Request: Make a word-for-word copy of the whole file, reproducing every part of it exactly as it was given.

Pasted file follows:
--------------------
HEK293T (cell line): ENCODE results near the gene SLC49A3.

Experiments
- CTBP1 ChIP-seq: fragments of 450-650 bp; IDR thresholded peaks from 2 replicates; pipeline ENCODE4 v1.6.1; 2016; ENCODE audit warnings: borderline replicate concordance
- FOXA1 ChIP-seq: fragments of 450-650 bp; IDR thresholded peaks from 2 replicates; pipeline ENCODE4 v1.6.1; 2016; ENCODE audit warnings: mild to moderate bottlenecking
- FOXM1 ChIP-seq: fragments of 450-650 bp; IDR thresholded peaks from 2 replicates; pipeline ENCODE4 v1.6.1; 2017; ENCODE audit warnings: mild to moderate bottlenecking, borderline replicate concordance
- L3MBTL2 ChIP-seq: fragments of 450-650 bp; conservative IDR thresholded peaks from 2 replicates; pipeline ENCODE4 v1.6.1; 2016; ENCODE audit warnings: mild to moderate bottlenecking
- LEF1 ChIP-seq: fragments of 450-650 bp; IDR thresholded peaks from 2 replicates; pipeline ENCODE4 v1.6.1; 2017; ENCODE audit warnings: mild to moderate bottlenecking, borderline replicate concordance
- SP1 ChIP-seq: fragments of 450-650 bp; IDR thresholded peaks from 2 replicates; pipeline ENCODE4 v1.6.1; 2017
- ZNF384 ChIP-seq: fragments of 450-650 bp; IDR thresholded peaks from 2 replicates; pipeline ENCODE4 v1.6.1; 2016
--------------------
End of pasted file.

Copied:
HEK293T (cell line): ENCODE results near the gene SLC49A3.

Experiments
- CTBP1 ChIP-seq: fragments of 450-650 bp; IDR thresholded peaks from 2 replicates; pipeline ENCODE4 v1.6.1; 2016; ENCODE audit warnings: borderline replicate concordance
- FOXA1 ChIP-seq: fragments of 450-650 bp; IDR thresholded peaks from 2 replicates; pipeline ENCODE4 v1.6.1; 2016; ENCODE audit warnings: mild to moderate bottlenecking
- FOXM1 ChIP-seq: fragments of 450-650 bp; IDR thresholded peaks from 2 replicates; pipeline ENCODE4 v1.6.1; 2017; ENCODE audit warnings: mild to moderate bottlenecking, borderline replicate concordance
- L3MBTL2 ChIP-seq: fragments of 450-650 bp; conservative IDR thresholded peaks from 2 replicates; pipeline ENCODE4 v1.6.1; 2016; ENCODE audit warnings: mild to moderate bottlenecking
- LEF1 ChIP-seq: fragments of 450-650 bp; IDR thresholded peaks from 2 replicates; pipeline ENCODE4 v1.6.1; 2017; ENCODE audit warnings: mild to moderate bottlenecking, borderline replicate concordance
- SP1 ChIP-seq: fragments of 450-650 bp; IDR thresholded peaks from 2 replicates; pipeline ENCODE4 v1.6.1; 2017
- ZNF384 ChIP-seq: fragments of 450-650 bp; IDR thresholded peaks from 2 replicates; pipeline ENCODE4 v1.6.1; 2016